NY Times Article: Racial Division Remains in Cape Town

The NY Times Article “In a Divided City, Many Blacks See Echoes of White Superiority,” was very interesting and thought provoking.

It was surprising to read that Cape Town is the only major part of South Africa that blacks are not the majority.  Therefore, whites are the majority and express superiority over the blacks.

It was upsetting to read how racism still exists today in Cape Town, South Africa.  For years, Nelson Mandela and the freedom fighters strove to gain equal rights for blacks.  Although they made a tremendous difference, racism still exists.

Blacks should not feel un-welcomed anywhere; everybody should be treated with equality; especially in today’s society.  It was a surprising and disturbing to read how Cape Town is still racially divided and how whites take priority over the blacks. I thought this article was interesting and made me realize that although I think of blacks and whites as equals, many places around the world still are very racist.

“… a study completed by researchers at the University of Cape Town in December 2010 found that black residents saw few business opportunities for themselves in Cape Town, and that companies struggled to recruit and retain them. It concluded that in Western Cape, ‘African people are almost always less successful than white people in moving up career paths, creating an ‘ebony ceiling’ effect.’”

This excerpt specifically stood out to me because it was proven that racism exists in Cape Town.  People may have opinions and form their beliefs, but when research proves something, it is more than likely to be true.  After reading this excerpt, I immediately became upset and angered.  Companies and businesses should not base their employees on color.  Every single person should have a fair and equal chance for success regardless of their skin color.

Racism exists in the city center and the mountainside inner suburbs of Cape Town.  This is where the majority of whites reside.  Nonwhites occupy the distant townships on the Cape Flats.

When I am in South Africa, I think that I will notice the racism that exists there.  I feel that people in Cape Town will treat me differently than if I weren’t white. However, I have never been discriminated against so it may be hard to recognize people treating me differently, but in a positive way.  I think that I will see the difference of how people living in Cape Town treat whites versus nonwhites.  I think that it will be difficult and upsetting to watch people be treated differently because of their skin color.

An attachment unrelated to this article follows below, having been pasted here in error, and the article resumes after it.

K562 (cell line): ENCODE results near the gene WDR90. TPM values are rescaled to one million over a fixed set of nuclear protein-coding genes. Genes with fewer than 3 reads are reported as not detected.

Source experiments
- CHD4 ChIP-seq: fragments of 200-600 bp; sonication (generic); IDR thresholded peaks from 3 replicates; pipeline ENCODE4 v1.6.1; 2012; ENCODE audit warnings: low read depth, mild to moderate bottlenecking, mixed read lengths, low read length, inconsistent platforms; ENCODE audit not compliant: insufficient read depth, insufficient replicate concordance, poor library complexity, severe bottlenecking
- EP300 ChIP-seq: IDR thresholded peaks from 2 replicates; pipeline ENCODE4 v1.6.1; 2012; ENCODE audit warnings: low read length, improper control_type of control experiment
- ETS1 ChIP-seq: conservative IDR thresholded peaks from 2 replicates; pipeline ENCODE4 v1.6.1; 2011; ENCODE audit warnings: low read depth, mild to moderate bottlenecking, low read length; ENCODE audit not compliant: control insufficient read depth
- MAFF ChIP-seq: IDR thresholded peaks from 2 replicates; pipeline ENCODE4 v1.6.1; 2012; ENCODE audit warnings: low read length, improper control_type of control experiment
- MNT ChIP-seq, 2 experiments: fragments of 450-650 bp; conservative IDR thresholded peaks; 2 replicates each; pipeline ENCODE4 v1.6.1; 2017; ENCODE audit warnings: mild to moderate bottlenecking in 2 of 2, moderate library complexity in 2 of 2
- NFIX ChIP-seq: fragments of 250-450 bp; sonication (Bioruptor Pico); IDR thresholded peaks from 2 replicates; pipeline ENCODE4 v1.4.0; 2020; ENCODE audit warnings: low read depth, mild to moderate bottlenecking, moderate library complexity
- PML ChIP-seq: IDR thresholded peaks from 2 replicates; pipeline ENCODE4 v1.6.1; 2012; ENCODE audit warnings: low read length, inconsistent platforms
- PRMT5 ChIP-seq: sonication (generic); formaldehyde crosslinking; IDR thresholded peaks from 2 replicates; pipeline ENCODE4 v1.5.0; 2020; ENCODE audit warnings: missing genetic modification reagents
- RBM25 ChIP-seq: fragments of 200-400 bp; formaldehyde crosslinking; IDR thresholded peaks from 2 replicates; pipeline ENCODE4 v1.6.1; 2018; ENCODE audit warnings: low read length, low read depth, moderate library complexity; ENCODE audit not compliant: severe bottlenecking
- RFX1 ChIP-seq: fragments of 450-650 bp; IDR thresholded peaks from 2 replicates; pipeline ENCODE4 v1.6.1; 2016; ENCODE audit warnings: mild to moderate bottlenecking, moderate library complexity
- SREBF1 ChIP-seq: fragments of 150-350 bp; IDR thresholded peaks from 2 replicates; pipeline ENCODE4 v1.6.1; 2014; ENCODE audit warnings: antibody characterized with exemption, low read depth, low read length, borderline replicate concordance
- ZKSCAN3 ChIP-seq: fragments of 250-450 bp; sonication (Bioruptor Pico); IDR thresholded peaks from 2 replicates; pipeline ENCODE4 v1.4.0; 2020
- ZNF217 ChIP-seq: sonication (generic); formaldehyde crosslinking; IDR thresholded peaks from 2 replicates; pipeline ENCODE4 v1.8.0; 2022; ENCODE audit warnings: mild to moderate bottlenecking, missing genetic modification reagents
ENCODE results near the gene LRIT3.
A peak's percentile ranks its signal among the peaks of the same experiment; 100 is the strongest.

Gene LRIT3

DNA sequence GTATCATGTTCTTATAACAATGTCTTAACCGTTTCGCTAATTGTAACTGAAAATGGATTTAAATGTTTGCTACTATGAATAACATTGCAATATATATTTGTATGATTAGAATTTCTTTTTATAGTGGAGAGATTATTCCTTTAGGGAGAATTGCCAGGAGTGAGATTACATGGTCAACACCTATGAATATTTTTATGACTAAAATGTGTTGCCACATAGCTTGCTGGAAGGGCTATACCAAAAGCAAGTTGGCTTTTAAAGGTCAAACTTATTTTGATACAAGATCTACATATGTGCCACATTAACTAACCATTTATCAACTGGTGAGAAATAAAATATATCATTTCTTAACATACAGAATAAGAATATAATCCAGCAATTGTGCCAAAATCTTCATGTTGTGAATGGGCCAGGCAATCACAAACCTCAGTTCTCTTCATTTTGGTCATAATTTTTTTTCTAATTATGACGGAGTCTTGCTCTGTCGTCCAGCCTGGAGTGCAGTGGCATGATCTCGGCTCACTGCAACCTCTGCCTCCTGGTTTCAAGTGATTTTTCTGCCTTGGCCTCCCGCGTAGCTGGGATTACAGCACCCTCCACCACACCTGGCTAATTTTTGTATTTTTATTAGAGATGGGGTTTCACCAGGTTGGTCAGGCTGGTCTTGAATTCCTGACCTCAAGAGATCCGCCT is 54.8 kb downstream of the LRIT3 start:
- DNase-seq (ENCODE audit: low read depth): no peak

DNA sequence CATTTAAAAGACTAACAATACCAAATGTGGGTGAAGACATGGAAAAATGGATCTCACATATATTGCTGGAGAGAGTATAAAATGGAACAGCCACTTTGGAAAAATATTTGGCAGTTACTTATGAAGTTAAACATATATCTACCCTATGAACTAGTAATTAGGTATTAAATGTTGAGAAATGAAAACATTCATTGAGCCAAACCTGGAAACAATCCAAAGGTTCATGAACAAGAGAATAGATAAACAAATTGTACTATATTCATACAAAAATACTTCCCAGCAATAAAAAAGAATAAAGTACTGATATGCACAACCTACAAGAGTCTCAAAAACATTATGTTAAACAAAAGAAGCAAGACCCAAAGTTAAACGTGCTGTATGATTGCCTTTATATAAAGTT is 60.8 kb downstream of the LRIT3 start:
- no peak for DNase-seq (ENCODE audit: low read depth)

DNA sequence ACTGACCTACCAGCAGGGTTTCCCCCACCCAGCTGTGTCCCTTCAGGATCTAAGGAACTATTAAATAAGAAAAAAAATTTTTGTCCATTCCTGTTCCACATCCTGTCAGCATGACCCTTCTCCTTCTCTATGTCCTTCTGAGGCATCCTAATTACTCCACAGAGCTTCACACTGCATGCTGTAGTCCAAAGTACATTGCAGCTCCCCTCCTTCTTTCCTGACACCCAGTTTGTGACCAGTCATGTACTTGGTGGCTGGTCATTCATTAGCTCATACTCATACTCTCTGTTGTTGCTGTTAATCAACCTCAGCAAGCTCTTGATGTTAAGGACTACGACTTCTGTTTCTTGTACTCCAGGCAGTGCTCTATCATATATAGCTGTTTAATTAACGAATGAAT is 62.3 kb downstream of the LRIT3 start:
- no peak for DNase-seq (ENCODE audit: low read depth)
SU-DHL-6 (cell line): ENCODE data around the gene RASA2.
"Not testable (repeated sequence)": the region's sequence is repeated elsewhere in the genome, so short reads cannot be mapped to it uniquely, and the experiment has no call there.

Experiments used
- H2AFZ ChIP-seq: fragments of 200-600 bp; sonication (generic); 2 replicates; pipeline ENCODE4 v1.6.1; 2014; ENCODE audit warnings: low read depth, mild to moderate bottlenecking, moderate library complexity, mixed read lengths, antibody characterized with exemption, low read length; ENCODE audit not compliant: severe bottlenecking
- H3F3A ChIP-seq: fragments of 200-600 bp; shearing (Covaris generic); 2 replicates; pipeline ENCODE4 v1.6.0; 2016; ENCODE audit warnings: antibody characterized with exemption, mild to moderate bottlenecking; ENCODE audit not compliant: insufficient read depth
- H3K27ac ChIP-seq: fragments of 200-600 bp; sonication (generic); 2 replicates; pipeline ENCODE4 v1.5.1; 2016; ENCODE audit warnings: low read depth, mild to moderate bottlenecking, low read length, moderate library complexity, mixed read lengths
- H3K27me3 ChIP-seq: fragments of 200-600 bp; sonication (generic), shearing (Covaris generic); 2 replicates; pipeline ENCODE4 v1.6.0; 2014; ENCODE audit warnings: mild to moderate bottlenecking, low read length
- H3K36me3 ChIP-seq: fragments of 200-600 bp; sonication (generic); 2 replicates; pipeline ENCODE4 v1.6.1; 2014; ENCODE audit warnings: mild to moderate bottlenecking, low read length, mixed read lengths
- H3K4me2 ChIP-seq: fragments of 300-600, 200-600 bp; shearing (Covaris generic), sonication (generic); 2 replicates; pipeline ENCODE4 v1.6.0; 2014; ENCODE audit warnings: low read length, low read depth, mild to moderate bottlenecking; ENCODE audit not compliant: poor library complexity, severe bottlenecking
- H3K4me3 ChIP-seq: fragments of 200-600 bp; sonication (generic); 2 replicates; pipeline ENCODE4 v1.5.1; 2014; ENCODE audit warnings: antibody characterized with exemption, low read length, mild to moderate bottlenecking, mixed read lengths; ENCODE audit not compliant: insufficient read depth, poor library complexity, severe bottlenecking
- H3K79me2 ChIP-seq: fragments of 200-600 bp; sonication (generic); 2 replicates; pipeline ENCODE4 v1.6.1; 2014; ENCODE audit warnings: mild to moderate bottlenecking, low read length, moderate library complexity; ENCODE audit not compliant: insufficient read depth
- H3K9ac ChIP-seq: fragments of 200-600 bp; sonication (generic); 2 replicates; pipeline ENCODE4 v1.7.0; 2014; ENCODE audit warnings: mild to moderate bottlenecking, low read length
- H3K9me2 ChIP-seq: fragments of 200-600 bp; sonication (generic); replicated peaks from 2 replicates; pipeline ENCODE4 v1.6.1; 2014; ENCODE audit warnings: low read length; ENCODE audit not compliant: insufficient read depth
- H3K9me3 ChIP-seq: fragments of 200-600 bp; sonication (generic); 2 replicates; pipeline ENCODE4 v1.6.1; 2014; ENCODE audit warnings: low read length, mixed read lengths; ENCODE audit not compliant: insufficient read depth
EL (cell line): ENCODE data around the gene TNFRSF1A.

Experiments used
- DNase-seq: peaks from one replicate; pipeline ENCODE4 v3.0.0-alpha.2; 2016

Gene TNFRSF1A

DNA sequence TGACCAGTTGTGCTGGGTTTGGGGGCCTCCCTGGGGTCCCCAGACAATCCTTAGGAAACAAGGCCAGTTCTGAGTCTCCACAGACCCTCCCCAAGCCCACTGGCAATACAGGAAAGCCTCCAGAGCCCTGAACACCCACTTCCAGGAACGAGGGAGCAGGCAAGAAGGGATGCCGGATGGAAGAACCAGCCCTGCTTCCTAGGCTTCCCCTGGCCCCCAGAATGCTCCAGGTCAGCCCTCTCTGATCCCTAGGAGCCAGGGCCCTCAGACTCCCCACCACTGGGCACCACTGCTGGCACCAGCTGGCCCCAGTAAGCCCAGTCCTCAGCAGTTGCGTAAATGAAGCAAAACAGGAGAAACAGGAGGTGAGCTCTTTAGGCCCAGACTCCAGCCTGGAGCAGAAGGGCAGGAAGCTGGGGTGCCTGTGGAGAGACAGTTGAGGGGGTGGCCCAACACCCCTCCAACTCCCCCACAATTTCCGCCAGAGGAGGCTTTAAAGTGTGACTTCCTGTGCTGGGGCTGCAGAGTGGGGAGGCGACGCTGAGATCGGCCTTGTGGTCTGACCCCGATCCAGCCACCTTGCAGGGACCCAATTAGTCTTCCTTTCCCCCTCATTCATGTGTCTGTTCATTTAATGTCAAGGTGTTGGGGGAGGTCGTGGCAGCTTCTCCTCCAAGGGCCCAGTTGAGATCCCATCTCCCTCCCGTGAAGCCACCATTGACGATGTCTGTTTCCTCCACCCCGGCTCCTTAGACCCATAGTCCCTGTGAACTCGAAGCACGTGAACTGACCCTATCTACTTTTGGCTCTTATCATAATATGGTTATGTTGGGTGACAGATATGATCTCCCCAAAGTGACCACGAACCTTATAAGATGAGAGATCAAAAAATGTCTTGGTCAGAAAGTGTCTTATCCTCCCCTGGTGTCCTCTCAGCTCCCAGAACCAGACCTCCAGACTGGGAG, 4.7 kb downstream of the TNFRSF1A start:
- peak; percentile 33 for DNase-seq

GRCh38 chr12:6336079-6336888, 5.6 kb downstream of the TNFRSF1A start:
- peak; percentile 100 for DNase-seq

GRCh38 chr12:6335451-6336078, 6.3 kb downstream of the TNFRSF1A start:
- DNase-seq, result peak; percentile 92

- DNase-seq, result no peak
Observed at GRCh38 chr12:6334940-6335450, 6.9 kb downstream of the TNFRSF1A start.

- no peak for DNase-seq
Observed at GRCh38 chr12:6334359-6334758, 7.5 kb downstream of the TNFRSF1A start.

Being in my QU301 South Africa class, I have learned a significant amount about historical events that created and pursued racism.  Nelson Mandela dedicated his life to get equality for blacks.  It surprises me that although so many years have gone by and laws have been passed, racism still exists in a country where the majority of people are black.

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2 Comments on “NY Times Article: Racial Division Remains in Cape Town

  1. I found your discussion really interesting. I always heard that cape town has A larger white population versus a black population, but I never thought that there would still be discrimination and inequality between the two there. Of course I’m being a little naive but you would think that with leaders such as Nelson Mandela, and through all the years of fighting for equality it would have improved by now. That research stat that you found is really sad. Success should not be based on skin color. I agree with you that everyone should be given an equal opportunity.

  2. Very interesting read, There is a very important point to be made about the inhabitants of Cape town. The “Black” classification. There are not that many Blacks compared to colored people. A colored person would find it insulting if you were to refer to them as “Black”. There is also a pecking order amongst the colored folk. As in Brazil the “Whiter” one is the higher their perceived social status is. I have experienced the reverse discrimination here in the Northern Cape. It is absolutely dreadful. It gave me an insight to just how our colored or African Americans felt. Now you also have to factor in the influx of refugees. Xenophobia is rampant! The Nigerians are targeted. The reason? Seems the press latches on to the negative aspects. It always seems in the papers that the Nigerians are involved with the drugs prostitution and human trafficking. Here being Nigerian already puts you at a disadvantage because of the stigma that they are all criminals no matter the case. After living here during Apartheid in Cape town and then after the election I too thought that things would change. They haven’t if anything it seems worse. I have been here this time for coming on 8 years in the Northern Cape. I am a New Yorker and you are getting my observations as an American from the outside looking in. I am still learning every day about the legacy that Apartheid left behind. It is so incredibly complicated that even though I live here I am still perplexed.

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